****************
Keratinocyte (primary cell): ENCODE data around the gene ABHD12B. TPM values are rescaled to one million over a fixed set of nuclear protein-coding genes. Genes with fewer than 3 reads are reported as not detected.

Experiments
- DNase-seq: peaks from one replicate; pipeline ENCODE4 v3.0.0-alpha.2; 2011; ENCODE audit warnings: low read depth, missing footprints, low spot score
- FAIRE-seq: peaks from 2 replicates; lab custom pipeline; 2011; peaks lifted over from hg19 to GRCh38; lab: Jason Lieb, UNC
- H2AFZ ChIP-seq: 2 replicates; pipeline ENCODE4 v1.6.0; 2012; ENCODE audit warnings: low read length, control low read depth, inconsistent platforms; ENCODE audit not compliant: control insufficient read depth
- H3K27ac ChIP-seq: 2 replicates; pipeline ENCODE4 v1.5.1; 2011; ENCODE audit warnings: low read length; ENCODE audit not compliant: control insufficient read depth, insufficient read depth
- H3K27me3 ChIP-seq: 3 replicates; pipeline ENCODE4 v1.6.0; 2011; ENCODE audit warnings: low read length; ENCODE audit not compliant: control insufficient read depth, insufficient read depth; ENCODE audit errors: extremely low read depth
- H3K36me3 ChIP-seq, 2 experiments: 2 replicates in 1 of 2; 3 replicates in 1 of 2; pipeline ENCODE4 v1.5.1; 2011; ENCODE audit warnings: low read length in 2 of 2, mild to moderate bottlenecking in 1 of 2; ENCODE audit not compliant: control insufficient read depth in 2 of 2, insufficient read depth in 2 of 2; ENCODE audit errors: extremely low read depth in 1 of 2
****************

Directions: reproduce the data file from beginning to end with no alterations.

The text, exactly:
Keratinocyte (primary cell): ENCODE data around the gene ABHD12B. TPM values are rescaled to one million over a fixed set of nuclear protein-coding genes. Genes with fewer than 3 reads are reported as not detected.

Experiments
- DNase-seq: peaks from one replicate; pipeline ENCODE4 v3.0.0-alpha.2; 2011; ENCODE audit warnings: low read depth, missing footprints, low spot score
- FAIRE-seq: peaks from 2 replicates; lab custom pipeline; 2011; peaks lifted over from hg19 to GRCh38; lab: Jason Lieb, UNC
- H2AFZ ChIP-seq: 2 replicates; pipeline ENCODE4 v1.6.0; 2012; ENCODE audit warnings: low read length, control low read depth, inconsistent platforms; ENCODE audit not compliant: control insufficient read depth
- H3K27ac ChIP-seq: 2 replicates; pipeline ENCODE4 v1.5.1; 2011; ENCODE audit warnings: low read length; ENCODE audit not compliant: control insufficient read depth, insufficient read depth
- H3K27me3 ChIP-seq: 3 replicates; pipeline ENCODE4 v1.6.0; 2011; ENCODE audit warnings: low read length; ENCODE audit not compliant: control insufficient read depth, insufficient read depth; ENCODE audit errors: extremely low read depth
- H3K36me3 ChIP-seq, 2 experiments: 2 replicates in 1 of 2; 3 replicates in 1 of 2; pipeline ENCODE4 v1.5.1; 2011; ENCODE audit warnings: low read length in 2 of 2, mild to moderate bottlenecking in 1 of 2; ENCODE audit not compliant: control insufficient read depth in 2 of 2, insufficient read depth in 2 of 2; ENCODE audit errors: extremely low read depth in 1 of 2